Man is afraid that he will come into contact with some types of bacteria, on the contrary, he appreciates others for their beneficial work in our intestines. Researchers in Hong Kong have found that one type of dreaded bacterium can be useful in our environment – in purifying water from microplastics.
80% of the Dreaded Bacteria Are in Biofilms
Bacteria and other microorganisms form biofilms – slimy material of a polysaccharide nature on various types of surfaces, where they clump together and protect themselves from environmental influences.
In the case of a bacterial infection, bacterial biofilms often cause troubles because they usually increase the resistance of the bacteria, which can complicate treatment. According to some estimates, up to 80 percent of these infections involve bacteria in biofilms.
Cleaning Water Using Bacterial Biofilms
Bacterial biofilms can be very beneficial. For example, they have been used for a long time in wastewater treatment. The research team of Hong Kong Polytechnic University relied on this fact when it used an adhesive bacterial biofilm to capture plastic microparticles in water.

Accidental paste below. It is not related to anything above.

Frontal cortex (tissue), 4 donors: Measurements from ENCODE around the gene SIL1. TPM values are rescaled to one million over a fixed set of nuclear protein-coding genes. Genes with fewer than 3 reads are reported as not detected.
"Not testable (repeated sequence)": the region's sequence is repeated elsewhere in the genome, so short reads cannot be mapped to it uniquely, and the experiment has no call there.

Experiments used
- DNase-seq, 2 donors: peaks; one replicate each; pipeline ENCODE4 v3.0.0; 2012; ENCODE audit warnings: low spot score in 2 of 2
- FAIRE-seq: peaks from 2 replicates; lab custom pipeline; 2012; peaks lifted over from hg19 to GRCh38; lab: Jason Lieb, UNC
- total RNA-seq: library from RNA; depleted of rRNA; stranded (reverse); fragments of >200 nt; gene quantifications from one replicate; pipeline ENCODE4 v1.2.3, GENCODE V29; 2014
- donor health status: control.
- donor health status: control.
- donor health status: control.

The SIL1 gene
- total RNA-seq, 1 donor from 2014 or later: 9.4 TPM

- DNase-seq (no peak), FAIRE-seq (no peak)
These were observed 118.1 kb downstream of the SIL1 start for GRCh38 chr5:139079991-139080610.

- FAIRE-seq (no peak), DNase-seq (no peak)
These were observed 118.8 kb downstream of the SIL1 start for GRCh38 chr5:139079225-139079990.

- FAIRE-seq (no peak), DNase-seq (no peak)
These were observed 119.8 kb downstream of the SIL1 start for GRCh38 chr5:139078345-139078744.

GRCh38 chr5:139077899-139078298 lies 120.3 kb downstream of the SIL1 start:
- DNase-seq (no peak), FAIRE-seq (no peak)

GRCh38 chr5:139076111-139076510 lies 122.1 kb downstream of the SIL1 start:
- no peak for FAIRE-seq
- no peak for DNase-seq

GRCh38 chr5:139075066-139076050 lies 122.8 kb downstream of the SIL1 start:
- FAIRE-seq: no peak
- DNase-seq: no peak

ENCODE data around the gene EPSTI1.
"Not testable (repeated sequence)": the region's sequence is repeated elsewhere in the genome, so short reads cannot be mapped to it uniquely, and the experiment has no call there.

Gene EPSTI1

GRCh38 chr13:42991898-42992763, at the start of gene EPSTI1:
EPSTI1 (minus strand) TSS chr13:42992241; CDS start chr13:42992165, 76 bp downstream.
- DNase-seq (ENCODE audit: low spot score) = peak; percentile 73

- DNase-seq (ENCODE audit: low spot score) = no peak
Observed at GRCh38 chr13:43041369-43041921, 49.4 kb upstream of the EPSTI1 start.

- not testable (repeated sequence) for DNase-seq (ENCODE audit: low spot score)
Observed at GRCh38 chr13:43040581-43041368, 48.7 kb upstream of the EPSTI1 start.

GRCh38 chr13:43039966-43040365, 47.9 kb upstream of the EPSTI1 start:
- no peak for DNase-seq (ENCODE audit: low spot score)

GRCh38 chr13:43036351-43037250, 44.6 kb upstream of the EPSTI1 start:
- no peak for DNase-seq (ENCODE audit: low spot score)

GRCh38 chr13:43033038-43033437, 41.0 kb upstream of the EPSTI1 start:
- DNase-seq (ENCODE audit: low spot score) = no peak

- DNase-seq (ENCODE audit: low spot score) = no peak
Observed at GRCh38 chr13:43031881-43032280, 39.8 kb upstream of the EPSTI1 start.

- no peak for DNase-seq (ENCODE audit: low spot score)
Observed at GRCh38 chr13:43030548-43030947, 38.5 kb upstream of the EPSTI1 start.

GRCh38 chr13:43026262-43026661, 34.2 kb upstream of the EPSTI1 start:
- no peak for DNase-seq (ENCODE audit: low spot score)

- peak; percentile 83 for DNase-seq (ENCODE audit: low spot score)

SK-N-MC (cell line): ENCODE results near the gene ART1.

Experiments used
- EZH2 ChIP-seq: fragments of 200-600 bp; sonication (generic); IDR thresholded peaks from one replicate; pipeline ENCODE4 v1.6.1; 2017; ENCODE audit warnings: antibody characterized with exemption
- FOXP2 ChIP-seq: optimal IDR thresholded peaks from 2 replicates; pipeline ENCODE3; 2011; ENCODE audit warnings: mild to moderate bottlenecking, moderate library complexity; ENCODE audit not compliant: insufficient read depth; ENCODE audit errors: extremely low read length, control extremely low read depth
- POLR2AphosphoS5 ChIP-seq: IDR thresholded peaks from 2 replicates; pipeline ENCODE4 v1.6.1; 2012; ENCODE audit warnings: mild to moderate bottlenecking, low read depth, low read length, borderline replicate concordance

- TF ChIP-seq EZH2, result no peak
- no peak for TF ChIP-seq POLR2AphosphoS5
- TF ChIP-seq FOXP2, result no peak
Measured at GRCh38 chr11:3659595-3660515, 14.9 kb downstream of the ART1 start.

The researchers used biofilm as a biological network. They chose a biofilm of Pseudomonas aeruginosa bacteria that endanger humans – they cause otitis media, urinary tract infections, gingivitis, or endocarditis.
The Undemanding Bacterium Succeeded
Pseudomonas aeruginosa is not environmentally demanding and has previously been shown to have no problem with the colonization of microplastic particles. The researchers conducted a series of experiments in a bioreactor, where they exposed the biofilm to passing microplastics.
The researchers found that the biofilm encapsulates a group of microplastics, which then sinks to the bottom of the vessel. It is possible to add a specific gene to the biofilm, which causes rapid disintegration of the microplastics. This step releases the microparticles from the biofilm, so they can be removed and recycled.
Source: https://www.eurekalert.org/pub_releases/2021-04/ms-umt042621.php, feeatured image by Arek Socha from Pixabay